Of the 362 CTPA examinations performed during the preintervention period, 112 (31%) were positive for PE. Of the 350 CTPA examinations performed during the postintervention period, 116 (33%) were positive for PE (absolute difference (AD) 2.2%; 95% CI of the AD, −4.8% to 9.2%; p=0.53). During the preintervention period, the quarterly yield decreased from 37.7% to 27.1% (p=0.26). During the postintervention period, the quarterly yield increased from 26.0% to 46.5% (p<0.01).
Overall, the frequency of possible and definite venous thromboembolic events in patients who were untreated because of a negative initial work-up was low (20 of 1065 patients; 1.9%; 95% CI, 1.1% to 2.7%) during the 3 months of follow-up. Only seven patients (7 of 1065 patients; 0.7%; 95% CI 0.2% to 1.1%) died from definite (n=1) or possible PE (n=6). Sixteen events (16 of 492 patients; 3.2%; 95% CI 1.7% to 4.8%) occurred during the preintervention period, whereas four events (four of 573 patients; 0.7%; 95% CI 0.0% to 1.4%) occurred during the postintervention period (AD 2.5%; 95% CI of the AD, 0.9% to 4.6%; p<0.01).
Univariate logistic regression of the entire cohort showed that only the use of CDS (OR 0.22; 95% CI 0.07 to 0.68; p<0.01), and chronic lung disease (OR 2.72; 95% CI 0.89 to 8.27; p=0.08) were significantly associated with symptomatic thromboembolic events during follow-up. In the multivariate analysis, no variable showed evidence of confounding for the association between the use of CDS (OR 0.22; 95% CI 0.07 to 0.68; p<0.01), and thromboembolic events during follow-up.
This study demonstrated a decrease in the use of CTPA for the evaluation of acute PE in the ED associated with evidence-based CDS. Despite this decrease in CTPA use, its diagnostic yield did not significantly change. However, in non-anticoagulated patients in whom the initial diagnosis of PE was excluded, use of CDS was associated with a significant decrease in the incidence of symptomatic thromboembolic events during follow-up.
Diagnostic algorithms that combine clinical decision rules with D-dimer testing have demonstrated their effectiveness and safety for excluding acute PE and avoiding unnecessary testing. Thus, such decision rules have consequently been widely advocated by international guidelines. Still, adherence to these guidelines in routine practice is far from optimal, and a significant proportion of patients do not receive the recommended diagnostic work-up. Studies have highlighted the importance of correct adherence to validated diagnostic strategies,4 and our findings point towards a lower risk of venous thromboembolism when a diagnostic strategy is consistently followed as a consequence of implementation of CDS.
After the introduction of CTPA, PE incidence has risen, all-cause mortality has changed little and case-fatality has decreased. The increased incidence of PE might reflect an epidemic of diagnostic testing that has created overdiagnosis, likely induced by the widespread use of multidetector CTPA at a low threshold to exclude PE. A meta-analysis confirmed that many of the emboli identified by multidetector CTPA are subsegmental emboli that do not lead to adverse outcomes even if left untreated.5 Thus, the use of CDS that leads to a reduction in CTPA investigations, that does not affect the diagnostic yield and that reduces the incidence of symptomatic venous thromboembolism during follow-up has important clinical relevance.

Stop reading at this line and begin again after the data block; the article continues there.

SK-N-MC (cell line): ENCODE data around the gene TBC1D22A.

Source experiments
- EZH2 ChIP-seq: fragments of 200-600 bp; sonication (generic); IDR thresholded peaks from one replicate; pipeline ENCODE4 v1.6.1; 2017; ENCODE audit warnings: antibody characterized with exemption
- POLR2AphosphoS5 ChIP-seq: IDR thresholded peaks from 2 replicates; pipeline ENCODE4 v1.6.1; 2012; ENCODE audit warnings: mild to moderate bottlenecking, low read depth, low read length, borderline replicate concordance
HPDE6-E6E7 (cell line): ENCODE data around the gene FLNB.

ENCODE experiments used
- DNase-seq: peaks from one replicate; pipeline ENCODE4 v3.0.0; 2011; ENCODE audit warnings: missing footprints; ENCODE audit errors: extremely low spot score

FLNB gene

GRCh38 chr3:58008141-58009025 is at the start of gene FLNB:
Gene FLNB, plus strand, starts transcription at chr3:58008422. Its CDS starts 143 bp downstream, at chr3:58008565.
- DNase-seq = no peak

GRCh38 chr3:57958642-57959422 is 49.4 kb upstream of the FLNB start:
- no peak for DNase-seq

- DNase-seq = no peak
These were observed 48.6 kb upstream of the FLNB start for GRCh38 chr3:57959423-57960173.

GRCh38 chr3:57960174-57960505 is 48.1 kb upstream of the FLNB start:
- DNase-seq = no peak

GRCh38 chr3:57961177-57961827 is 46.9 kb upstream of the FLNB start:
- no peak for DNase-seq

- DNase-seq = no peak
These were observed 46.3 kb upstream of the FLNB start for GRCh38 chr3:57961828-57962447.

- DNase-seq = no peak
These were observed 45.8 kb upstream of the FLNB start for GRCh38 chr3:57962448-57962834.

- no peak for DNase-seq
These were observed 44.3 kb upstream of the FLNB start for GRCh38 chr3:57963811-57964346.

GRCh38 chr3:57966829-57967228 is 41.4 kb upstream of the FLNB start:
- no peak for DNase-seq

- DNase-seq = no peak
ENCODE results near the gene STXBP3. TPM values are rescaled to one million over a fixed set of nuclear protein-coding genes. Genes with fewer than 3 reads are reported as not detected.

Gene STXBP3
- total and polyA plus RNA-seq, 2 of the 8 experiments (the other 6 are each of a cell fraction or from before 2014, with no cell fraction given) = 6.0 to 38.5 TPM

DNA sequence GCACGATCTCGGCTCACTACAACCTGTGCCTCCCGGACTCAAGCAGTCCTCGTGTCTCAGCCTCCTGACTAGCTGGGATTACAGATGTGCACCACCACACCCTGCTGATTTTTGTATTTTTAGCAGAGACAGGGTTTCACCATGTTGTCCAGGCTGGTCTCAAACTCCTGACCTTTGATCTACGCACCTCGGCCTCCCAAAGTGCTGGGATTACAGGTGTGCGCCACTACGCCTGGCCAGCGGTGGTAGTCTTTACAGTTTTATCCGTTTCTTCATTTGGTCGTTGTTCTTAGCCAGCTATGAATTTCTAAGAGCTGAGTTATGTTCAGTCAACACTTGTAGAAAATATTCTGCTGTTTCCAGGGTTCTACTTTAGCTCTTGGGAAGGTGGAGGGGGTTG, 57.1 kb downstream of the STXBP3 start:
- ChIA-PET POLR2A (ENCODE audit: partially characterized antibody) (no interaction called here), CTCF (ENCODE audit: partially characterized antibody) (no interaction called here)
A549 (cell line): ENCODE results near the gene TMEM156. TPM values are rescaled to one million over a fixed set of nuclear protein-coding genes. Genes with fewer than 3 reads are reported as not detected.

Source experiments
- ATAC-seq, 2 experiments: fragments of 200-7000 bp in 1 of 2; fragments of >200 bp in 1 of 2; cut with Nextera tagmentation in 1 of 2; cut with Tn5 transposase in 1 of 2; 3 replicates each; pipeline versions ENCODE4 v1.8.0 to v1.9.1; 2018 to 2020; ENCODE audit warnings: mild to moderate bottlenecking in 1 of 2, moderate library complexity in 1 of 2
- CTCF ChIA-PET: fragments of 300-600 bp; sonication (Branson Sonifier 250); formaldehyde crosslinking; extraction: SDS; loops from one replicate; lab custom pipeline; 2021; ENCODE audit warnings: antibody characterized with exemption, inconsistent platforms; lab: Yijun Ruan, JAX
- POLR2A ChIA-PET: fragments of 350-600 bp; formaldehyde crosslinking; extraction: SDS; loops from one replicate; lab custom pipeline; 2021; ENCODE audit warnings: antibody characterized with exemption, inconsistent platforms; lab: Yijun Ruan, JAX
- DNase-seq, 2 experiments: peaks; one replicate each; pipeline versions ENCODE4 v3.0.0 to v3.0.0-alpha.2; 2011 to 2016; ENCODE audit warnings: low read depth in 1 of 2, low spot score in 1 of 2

Strengths of this study included the consecutive enrolment of a large sample of patients and blinded adjudication of adverse events. In a smaller study of 404 patients evaluated for suspected PE with a CDS, clinicians did not adhere to the computer program in 27% of cases. Our CDS was mandatory, and during the study period, emergency physicians used this tool in 93% of patients with clinical suspicion of acute symptomatic PE. Usability, simplicity and minimisation of information requested might account for the high acceptance by emergency physicians. This study's primary limitation consists of the retrospective study design, which may have resulted in selection bias. Also, the conduct of the study in a single academic centre that had ED clinicians enthusiastic about using the CDS tool developed at the same centre affects the generalisability of the results.
We conclude that the use of this study's CDS tool significantly reduced the frequency of CTPA in patients with clinically suspected PE in the ED. In addition, in non-anticoagulated patients in whom the initial diagnosis of PE was excluded, use of the CDS was associated with a significant decrease in the incidence of symptomatic thromboembolic events during follow-up.
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Correction notice This article has been corrected since it was published Online First. The provenance and peer review statement has been corrected.
Collaborators Members of the IRYCIS Pulmonary Embolism Study Group: Arrieta P, Barrios D, Castillo H, Castro P, Corres J, Gómez V, Gotera C, Ibáñez D, Jiménez D, Jurkok C, Kopecna D, Lazo, P, Lietor A, Mirambeaux R, Moreno C, Muriel A, Navas JJ, Nieto R, Portillo AK, Del Rey JM, Resano S, Sueiro A, Vicente A.
Contributors Study concept and design: DJ, RO, MVH, LM and RDY. Acquisition of data: DJ, SR, CJ, AKP, PR-A, JC and AV. Drafting of the manuscript: DJ, SR, RO, CJ, AKP, PR-A, JC, AV, PLdE, MVH, LM and RDY. Critical revision of the manuscript for important intellectual content: DJ, SR, RO, CJ, AKP, PR-A, JC, AV, PLdE, MVH, LM and RDY. Study supervision: DJ and RDY. The corresponding author, DJ, had full access to all the data in the study and had final responsibility for the decision to submit for publication.
Funding Supported by a FIS (080200, 000246), a SEPAR (2008) and a NM (2010) grant. Supported with an unrestricted educational grant by SANOFI.
Competing interests None.
Patient consent Obtained.
Ethics approval Ramon y Cajal Hospital IRB.
Provenance and peer review Not commissioned; externally peer reviewed.